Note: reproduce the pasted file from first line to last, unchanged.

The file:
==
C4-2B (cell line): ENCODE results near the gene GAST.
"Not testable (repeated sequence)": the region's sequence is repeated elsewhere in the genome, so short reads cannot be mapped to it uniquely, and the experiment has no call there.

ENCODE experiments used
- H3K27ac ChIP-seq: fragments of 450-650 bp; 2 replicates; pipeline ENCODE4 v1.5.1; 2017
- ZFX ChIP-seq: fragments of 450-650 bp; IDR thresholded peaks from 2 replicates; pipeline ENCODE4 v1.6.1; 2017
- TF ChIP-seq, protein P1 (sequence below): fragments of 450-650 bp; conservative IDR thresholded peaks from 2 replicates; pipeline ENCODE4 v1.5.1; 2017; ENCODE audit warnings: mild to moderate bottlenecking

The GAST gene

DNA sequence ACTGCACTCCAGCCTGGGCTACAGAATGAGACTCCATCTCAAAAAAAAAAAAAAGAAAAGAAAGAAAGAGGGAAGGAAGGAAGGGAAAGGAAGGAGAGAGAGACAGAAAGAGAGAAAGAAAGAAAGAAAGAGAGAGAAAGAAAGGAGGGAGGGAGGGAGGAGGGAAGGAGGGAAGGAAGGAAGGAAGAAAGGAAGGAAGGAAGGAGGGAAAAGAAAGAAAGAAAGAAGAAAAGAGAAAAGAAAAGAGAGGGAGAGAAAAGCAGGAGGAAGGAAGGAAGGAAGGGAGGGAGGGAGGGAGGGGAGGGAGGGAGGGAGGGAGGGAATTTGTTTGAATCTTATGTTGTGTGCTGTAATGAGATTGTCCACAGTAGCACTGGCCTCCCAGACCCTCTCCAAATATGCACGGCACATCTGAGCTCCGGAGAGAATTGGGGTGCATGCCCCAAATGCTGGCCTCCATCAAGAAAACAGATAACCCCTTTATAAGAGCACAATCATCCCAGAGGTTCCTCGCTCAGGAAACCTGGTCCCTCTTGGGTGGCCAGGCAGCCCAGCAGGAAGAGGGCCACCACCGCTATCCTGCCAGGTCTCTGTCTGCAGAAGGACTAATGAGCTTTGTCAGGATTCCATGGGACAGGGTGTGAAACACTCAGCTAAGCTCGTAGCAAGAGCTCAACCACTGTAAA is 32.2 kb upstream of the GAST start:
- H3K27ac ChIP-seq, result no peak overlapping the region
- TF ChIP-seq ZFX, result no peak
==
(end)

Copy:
C4-2B (cell line): ENCODE results near the gene GAST.
"Not testable (repeated sequence)": the region's sequence is repeated elsewhere in the genome, so short reads cannot be mapped to it uniquely, and the experiment has no call there.

ENCODE experiments used
- H3K27ac ChIP-seq: fragments of 450-650 bp; 2 replicates; pipeline ENCODE4 v1.5.1; 2017
- ZFX ChIP-seq: fragments of 450-650 bp; IDR thresholded peaks from 2 replicates; pipeline ENCODE4 v1.6.1; 2017
- TF ChIP-seq, protein P1 (sequence below): fragments of 450-650 bp; conservative IDR thresholded peaks from 2 replicates; pipeline ENCODE4 v1.5.1; 2017; ENCODE audit warnings: mild to moderate bottlenecking

The GAST gene

DNA sequence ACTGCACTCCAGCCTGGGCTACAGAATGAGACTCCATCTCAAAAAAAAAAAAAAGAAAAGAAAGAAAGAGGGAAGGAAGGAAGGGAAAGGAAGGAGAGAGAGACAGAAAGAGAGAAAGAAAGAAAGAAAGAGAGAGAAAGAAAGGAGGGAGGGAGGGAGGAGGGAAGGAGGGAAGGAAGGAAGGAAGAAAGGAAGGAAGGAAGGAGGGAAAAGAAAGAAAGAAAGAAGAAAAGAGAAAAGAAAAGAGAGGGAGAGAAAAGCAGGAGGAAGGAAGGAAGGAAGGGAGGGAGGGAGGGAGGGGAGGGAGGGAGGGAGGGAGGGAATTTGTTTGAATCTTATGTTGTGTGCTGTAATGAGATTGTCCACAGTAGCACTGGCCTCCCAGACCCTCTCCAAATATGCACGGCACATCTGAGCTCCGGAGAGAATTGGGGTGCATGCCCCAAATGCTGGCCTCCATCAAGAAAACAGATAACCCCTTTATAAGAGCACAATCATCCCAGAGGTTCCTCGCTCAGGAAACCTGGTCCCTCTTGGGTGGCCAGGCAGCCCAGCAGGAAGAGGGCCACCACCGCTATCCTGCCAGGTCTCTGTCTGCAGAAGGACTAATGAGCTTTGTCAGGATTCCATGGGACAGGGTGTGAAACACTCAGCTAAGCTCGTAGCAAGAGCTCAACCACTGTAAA is 32.2 kb upstream of the GAST start:
- H3K27ac ChIP-seq, result no peak overlapping the region
- TF ChIP-seq ZFX, result no peak